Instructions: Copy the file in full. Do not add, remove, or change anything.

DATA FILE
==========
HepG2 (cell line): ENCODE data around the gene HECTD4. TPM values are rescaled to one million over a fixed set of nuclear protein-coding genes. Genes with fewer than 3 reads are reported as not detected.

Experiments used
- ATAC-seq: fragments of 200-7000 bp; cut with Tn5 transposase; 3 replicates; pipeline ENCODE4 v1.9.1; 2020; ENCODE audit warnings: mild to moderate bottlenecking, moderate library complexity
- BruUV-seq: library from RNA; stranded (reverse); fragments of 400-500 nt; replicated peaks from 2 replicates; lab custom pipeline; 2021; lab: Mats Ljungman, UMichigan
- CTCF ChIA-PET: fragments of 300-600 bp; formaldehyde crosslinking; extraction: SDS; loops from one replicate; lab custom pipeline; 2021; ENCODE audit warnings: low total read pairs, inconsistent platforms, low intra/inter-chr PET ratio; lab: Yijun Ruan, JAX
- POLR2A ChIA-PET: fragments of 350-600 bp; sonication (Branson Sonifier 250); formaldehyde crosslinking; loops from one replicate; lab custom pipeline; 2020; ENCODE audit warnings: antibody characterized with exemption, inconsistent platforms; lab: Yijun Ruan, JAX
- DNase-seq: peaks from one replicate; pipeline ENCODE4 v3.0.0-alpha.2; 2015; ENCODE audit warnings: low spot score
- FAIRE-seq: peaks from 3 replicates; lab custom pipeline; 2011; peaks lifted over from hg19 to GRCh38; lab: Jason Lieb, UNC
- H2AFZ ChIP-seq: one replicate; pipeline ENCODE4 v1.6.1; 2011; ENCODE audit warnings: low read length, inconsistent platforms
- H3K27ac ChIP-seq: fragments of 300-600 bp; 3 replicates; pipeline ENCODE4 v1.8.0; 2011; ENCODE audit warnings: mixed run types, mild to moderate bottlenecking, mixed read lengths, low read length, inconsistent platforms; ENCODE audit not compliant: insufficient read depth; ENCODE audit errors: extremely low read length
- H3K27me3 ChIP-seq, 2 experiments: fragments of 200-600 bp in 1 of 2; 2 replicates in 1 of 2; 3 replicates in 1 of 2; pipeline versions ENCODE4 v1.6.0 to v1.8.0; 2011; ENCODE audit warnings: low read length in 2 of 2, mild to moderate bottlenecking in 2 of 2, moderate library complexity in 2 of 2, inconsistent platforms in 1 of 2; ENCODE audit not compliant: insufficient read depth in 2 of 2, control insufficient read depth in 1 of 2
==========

HepG2 (cell line): ENCODE data around the gene HECTD4. TPM values are rescaled to one million over a fixed set of nuclear protein-coding genes. Genes with fewer than 3 reads are reported as not detected.

Experiments used
- ATAC-seq: fragments of 200-7000 bp; cut with Tn5 transposase; 3 replicates; pipeline ENCODE4 v1.9.1; 2020; ENCODE audit warnings: mild to moderate bottlenecking, moderate library complexity
- BruUV-seq: library from RNA; stranded (reverse); fragments of 400-500 nt; replicated peaks from 2 replicates; lab custom pipeline; 2021; lab: Mats Ljungman, UMichigan
- CTCF ChIA-PET: fragments of 300-600 bp; formaldehyde crosslinking; extraction: SDS; loops from one replicate; lab custom pipeline; 2021; ENCODE audit warnings: low total read pairs, inconsistent platforms, low intra/inter-chr PET ratio; lab: Yijun Ruan, JAX
- POLR2A ChIA-PET: fragments of 350-600 bp; sonication (Branson Sonifier 250); formaldehyde crosslinking; loops from one replicate; lab custom pipeline; 2020; ENCODE audit warnings: antibody characterized with exemption, inconsistent platforms; lab: Yijun Ruan, JAX
- DNase-seq: peaks from one replicate; pipeline ENCODE4 v3.0.0-alpha.2; 2015; ENCODE audit warnings: low spot score
- FAIRE-seq: peaks from 3 replicates; lab custom pipeline; 2011; peaks lifted over from hg19 to GRCh38; lab: Jason Lieb, UNC
- H2AFZ ChIP-seq: one replicate; pipeline ENCODE4 v1.6.1; 2011; ENCODE audit warnings: low read length, inconsistent platforms
- H3K27ac ChIP-seq: fragments of 300-600 bp; 3 replicates; pipeline ENCODE4 v1.8.0; 2011; ENCODE audit warnings: mixed run types, mild to moderate bottlenecking, mixed read lengths, low read length, inconsistent platforms; ENCODE audit not compliant: insufficient read depth; ENCODE audit errors: extremely low read length
- H3K27me3 ChIP-seq, 2 experiments: fragments of 200-600 bp in 1 of 2; 2 replicates in 1 of 2; 3 replicates in 1 of 2; pipeline versions ENCODE4 v1.6.0 to v1.8.0; 2011; ENCODE audit warnings: low read length in 2 of 2, mild to moderate bottlenecking in 2 of 2, moderate library complexity in 2 of 2, inconsistent platforms in 1 of 2; ENCODE audit not compliant: insufficient read depth in 2 of 2, control insufficient read depth in 1 of 2